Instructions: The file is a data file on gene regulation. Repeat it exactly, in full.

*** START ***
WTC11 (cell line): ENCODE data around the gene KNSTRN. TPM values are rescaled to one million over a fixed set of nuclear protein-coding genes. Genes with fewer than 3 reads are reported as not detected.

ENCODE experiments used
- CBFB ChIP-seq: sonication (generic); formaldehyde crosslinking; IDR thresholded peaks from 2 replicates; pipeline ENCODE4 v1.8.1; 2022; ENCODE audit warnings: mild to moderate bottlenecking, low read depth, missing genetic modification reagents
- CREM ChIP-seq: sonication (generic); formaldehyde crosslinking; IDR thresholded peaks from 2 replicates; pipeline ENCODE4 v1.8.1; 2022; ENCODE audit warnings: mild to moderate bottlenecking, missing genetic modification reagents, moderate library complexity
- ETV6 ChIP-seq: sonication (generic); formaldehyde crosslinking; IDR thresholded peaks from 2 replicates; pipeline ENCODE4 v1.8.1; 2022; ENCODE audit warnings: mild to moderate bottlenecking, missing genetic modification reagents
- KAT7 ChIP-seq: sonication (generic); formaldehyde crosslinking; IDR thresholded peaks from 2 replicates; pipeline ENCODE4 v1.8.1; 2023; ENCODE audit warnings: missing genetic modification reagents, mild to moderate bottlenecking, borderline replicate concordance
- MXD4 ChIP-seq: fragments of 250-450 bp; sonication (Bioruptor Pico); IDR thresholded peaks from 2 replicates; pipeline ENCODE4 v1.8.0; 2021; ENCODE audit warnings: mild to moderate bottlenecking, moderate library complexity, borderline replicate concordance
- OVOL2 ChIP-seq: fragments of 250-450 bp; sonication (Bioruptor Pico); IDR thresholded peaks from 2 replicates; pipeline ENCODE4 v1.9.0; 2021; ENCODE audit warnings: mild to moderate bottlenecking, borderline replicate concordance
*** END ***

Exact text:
WTC11 (cell line): ENCODE data around the gene KNSTRN. TPM values are rescaled to one million over a fixed set of nuclear protein-coding genes. Genes with fewer than 3 reads are reported as not detected.

ENCODE experiments used
- CBFB ChIP-seq: sonication (generic); formaldehyde crosslinking; IDR thresholded peaks from 2 replicates; pipeline ENCODE4 v1.8.1; 2022; ENCODE audit warnings: mild to moderate bottlenecking, low read depth, missing genetic modification reagents
- CREM ChIP-seq: sonication (generic); formaldehyde crosslinking; IDR thresholded peaks from 2 replicates; pipeline ENCODE4 v1.8.1; 2022; ENCODE audit warnings: mild to moderate bottlenecking, missing genetic modification reagents, moderate library complexity
- ETV6 ChIP-seq: sonication (generic); formaldehyde crosslinking; IDR thresholded peaks from 2 replicates; pipeline ENCODE4 v1.8.1; 2022; ENCODE audit warnings: mild to moderate bottlenecking, missing genetic modification reagents
- KAT7 ChIP-seq: sonication (generic); formaldehyde crosslinking; IDR thresholded peaks from 2 replicates; pipeline ENCODE4 v1.8.1; 2023; ENCODE audit warnings: missing genetic modification reagents, mild to moderate bottlenecking, borderline replicate concordance
- MXD4 ChIP-seq: fragments of 250-450 bp; sonication (Bioruptor Pico); IDR thresholded peaks from 2 replicates; pipeline ENCODE4 v1.8.0; 2021; ENCODE audit warnings: mild to moderate bottlenecking, moderate library complexity, borderline replicate concordance
- OVOL2 ChIP-seq: fragments of 250-450 bp; sonication (Bioruptor Pico); IDR thresholded peaks from 2 replicates; pipeline ENCODE4 v1.9.0; 2021; ENCODE audit warnings: mild to moderate bottlenecking, borderline replicate concordance